The Yemen national team: the pride of the entire nation

The financial difficulties also push high-level athletes to emigrate in order to make a living from their sport. For those who stay in Yemen, the national team stands out as an opportunity for them to raise their profile among foreign clubs despite the financial and logistical difficulties of getting out of an isolated country. This situation gives us a better understanding of the Yemen men’s football team’s qualification for the first time in its history for the 2019 AFC Asian Cup.

In order to facilitate the Yemeni players’ preparation for the AFC Asian Cup, Qatar authorized players from the team to play in its championship in 2018, providing them with out-of-quota contracts subject to nationality criteria. The football team’s players did not display any political tendencies and made the country proud, bringing together all Yemeni fans under one flag during the historic competition.

On a sporting level, this participation was nonetheless disappointing as the team lost all its matches. But representing Yemen for the first time in history at this continental sports competition, not to mention in wartime, was already a feat of its own for the Yemeni football team.


Sports in Yemen: women’s sports fall victim to the conflict

The situation is even more complicated for Yemeni women’s sports during this wartime period. There already were gender inequalities before the war, but physical activity for women, which was mainly practiced by women in educated urban environments, has broken down little by little during the conflict. The lack of financing that already affected men’s sports institutions has been taken on new dimensions for women’s sports.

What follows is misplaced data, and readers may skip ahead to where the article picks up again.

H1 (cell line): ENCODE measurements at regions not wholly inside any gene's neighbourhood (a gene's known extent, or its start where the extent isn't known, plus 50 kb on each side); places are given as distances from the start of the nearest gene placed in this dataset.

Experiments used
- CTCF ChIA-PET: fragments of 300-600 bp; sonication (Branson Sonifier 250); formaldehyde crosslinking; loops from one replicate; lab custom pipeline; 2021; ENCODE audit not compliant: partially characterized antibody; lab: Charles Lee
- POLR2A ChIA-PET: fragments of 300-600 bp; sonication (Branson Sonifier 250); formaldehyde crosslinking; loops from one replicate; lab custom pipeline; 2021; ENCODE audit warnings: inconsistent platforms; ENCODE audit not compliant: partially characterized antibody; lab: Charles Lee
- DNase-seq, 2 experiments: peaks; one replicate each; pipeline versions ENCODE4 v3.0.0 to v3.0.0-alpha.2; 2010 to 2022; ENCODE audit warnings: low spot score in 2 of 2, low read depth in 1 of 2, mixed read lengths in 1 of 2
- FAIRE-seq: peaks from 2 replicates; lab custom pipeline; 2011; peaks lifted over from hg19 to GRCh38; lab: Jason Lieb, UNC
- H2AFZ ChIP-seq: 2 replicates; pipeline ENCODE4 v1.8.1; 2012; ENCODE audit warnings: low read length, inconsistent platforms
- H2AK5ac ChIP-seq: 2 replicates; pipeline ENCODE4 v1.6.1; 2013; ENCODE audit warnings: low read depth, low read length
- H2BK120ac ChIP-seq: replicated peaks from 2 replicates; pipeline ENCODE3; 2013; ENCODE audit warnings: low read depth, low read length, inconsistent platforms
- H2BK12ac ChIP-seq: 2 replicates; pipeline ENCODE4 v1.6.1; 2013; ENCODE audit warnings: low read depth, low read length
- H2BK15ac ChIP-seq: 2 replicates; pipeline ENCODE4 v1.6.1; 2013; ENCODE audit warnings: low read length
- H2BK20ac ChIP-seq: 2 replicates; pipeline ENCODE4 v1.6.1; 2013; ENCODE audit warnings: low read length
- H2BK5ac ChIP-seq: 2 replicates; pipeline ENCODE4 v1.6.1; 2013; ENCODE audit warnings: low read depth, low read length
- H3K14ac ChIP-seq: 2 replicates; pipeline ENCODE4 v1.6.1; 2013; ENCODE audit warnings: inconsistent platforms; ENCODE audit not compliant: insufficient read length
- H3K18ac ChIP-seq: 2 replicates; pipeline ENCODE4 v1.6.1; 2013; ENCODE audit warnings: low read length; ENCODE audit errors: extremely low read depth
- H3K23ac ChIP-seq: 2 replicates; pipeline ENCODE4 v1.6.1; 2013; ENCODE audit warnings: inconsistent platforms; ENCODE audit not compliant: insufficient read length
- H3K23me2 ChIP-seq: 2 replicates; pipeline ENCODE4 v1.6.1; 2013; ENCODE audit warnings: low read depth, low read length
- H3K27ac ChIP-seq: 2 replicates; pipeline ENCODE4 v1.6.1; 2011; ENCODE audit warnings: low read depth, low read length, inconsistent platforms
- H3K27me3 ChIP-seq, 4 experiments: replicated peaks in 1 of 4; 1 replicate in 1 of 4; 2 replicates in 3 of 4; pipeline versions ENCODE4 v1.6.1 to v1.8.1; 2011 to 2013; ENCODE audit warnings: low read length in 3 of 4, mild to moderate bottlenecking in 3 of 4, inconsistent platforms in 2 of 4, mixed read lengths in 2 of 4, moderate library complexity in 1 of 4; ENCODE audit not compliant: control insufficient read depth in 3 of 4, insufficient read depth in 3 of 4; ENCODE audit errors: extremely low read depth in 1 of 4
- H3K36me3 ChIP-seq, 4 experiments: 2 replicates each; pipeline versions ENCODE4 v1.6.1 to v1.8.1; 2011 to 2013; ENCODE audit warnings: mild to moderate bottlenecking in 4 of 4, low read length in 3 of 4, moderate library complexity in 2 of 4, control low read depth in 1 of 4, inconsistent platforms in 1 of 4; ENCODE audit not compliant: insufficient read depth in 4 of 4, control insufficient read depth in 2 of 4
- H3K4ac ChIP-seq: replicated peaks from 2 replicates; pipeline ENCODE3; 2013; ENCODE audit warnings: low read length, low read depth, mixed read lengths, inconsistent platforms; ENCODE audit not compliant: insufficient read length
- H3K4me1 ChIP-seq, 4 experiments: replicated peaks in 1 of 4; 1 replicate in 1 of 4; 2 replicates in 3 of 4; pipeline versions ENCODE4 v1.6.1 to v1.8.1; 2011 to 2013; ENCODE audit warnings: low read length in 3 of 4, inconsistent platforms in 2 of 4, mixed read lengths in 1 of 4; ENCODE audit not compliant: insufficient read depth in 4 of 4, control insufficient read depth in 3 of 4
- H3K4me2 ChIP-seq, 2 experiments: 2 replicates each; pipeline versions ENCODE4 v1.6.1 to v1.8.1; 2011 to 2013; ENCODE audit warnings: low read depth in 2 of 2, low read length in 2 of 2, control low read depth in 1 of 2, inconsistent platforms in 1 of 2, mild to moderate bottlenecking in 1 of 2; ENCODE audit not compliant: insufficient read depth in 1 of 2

Under these conditions, many Yemenis have turned away from sports and have focused on their professions as a simple survival reflex. Like the boxer Siham Amer, women are nonetheless attempting to overcome the obstacles of the war in order to thrive in their disciplines and, despite the constraints, maintain the local women’s sports fabric.


A time for sports in a time of war

In the 1980s, football was a source of hope and means of reconciliation between the two Yemen societies at the time. Today, the local situation is different, with regional stakeholders who all have their own agendas, structuring the conflict by constantly resorting to military force. Despite these sharp divisions made worse by more than five years of war, sports are making a comeback as a way to adapt and to deal with this chronic instability.

Against all odds, the time of sports is trying to take precedence over the time of war. Like the “recovery championship” and the historical feat of the 2019 Yemeni football team, there are many examples of the social interactions in the country.

This persistent practice, however, must not overshadow the humanitarian tragedy of Yemeni society. The Covid-19 epidemic, on top of the armed clashes, malnutrition and epidemic outbreaks of cholera that hit sectors of the local population weakened by the ongoing war, prompt fears of a worsening human toll.

So long as the political components cannot come to an agreement, and so long as the various Yemeni and foreign stakeholders stubbornly engage in military confrontation, sports will remain a precarious space for physical expression.



The opinions expressed on this blog are those of the authors and do not necessarily reflect the official position of their institutions or of AFD.